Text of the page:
A broad range of emotion is experienced while attempting to reconcile those feelings regarding the family's child with a disability (Hawkins, Singer, & Nixon, 1993; Meyer, 1993; Seed, 1988). The anguish and stress are often tremendous, yet somehow each family member learns to cope with a mechanism that is frequently quite efficient in carrying other family members through the substantial turmoil. In other words, the family often draws closer as they depend on one another.
A family's daily routine typically focuses around the child with the disability. Thus, their attempt to find a balance in a family routine is an arduous task at best, given that they often are having to juggle appointments dealing with various medical specialists, therapists (physical, occupational, speech and language), and early interventionist home visits. Clearly, it is time-consuming to visit a multitude of professional offices while trying to find answers to questions regarding the diagnosis or treatment of a child with a disability. Also, it is an exhausting pursuit for families to find the best services and newest information regarding their child's condition. Again, the family's attempt to find a requisite balance and perceived normalcy is an issue with which they frequently wrestle.
Parents are constantly seeking opportunities for children with disabilities to actively engage in typical early childhood experiences with their peers (Boswell & Schuffner, 1990; McLean & Hanline, 1990; Ruder, 1993; Statum, 1995). Also, critical to these children's development is the growth they continually experience from interactions as members of their own families (Frey, Fewell, Vadasy, & Greenberg, 1989; Pearl, 1993; Statum, 1995). Thus, an additional difficulty is the family's effort to continually locate positive peer interactions so their exceptional child has an opportunity to enhance his or her learning experiences (Bailey & Bricker, 1984; Guralnick, 1990; McLean & Hanline, 1990; Ruder, 1993).
Finding an appropriate child-care program for any family often is a trying event and even more stressful to families attempting to locate a program that will accept a child with a disability (Fewell, 1986). Quite frankly, child-care providers are not customarily informed on how to work with young children with disabilities and thus are reluctant· to accept responsibility for such children. They are, however, increasingly being asked to care for these children.
Families seek the best services to provide for their child. Consequently, their homes are often like New York's Grand Central Station in trying to schedule various needed services. Furthermore, opening one's home to the numerous specialists arriving to provide services to their child and family is an intrusion on family privacy with which other families do not have to contend (Hanson, Lynch, & Wayman, 1990; Pearl, 1993). Nevertheless, these families are frequently required to carry out the programs prescribed for their child if they want to ensure their child's progress.
Early childhood special education interventionists attempt to work with families and their children with disabilities in a caring, sensitive, and supportive manner (Fewell, 1986; Pearl, 1993). Obviously, the services provided must be flexible and responsive to the diversity of family needs and resources (DeGangi, Wietlisbach, Possison, Stein, & Royeen, 1994; Hanson et al., 1990).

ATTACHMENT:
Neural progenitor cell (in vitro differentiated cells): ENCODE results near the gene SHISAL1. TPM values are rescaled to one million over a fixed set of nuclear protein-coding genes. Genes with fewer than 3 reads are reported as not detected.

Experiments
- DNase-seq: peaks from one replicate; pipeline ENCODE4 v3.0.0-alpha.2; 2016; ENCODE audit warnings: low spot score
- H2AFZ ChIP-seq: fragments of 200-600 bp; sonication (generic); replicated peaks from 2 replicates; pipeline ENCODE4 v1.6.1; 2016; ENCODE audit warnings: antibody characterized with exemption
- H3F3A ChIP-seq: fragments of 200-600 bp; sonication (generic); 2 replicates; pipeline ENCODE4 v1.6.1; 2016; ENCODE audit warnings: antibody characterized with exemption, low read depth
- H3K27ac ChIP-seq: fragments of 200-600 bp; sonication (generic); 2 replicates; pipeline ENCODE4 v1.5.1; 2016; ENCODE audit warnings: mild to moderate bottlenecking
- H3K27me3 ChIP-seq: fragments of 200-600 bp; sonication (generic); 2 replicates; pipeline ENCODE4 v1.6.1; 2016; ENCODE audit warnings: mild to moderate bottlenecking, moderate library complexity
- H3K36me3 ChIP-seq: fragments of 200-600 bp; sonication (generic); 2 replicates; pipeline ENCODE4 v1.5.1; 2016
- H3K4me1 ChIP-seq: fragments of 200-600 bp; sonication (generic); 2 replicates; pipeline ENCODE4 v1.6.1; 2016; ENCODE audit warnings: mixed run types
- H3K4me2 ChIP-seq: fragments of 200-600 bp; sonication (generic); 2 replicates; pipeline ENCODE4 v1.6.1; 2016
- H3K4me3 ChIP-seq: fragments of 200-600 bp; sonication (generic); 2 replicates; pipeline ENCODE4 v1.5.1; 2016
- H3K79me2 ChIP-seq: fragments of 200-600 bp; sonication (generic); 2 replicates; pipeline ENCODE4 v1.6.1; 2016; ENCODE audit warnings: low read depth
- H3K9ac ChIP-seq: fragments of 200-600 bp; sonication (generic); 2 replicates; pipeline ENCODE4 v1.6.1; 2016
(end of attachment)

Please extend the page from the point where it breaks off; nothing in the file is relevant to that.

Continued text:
In addition to handling everyday life stressors, families learn how best to provide for the various needs of their child. Therefore, early intervention services must strive to be family friendly, family focused, and family centered. Moreover, services need to be provided to families in the various settings that each family requires, such as home, day care, or community.
Cultural and religious values heavily influence a family's structure as well as their views of disabilities (DeGangi et al., 1994; Hanson et al., 1990; Howard et al., 2001). Families will differ by cultural, economic, and religious influences, as well as by membership and structure of the family itself (Hanson et al., 1990; Howard et al., 2001). Such values can impact the effectiveness of the family's acceptance and willingness to implement intervention strategies. Therefore, professionals must be respectful of families' value systems and their services flexible enough to be in accordance with differing family value systems and cultures (De Gangi et al., 1994; Hanson et al., 1990; Linan-Thompson & Jean, 1997).
Another important factor is the extended family, which is often a wonderful resource for providing that additional assistance needed in dealing with their child. An extended family can include grandparents, aunts, uncles, cousins, neighbors, and close friends who have joined the family circle. These members frequently provide the continual encouragement, respite relief, moral support, comfort, and unconditional understanding needed by the parents and other family members (Fewell, 1986; Gallagher, Cross, & Scharfman, 1981; Long et al., 1993; Pearl, 1993).
Parents of children with disabilities often need additional support other than that provided by professionals (Long et al., 1993; Meyer, 1993). Consequently, there is a growing network of parent support groups across the nation. Networking is a process linking parents interested in talking to other parents who have coped with similar situations—felt anguish, needed relief, and paved the road for tomorrow (Frey et aI., 1989; Gibbs, 1993; Grossman, 1972). These networks of extended support allow family members to grow through personal shared experiences.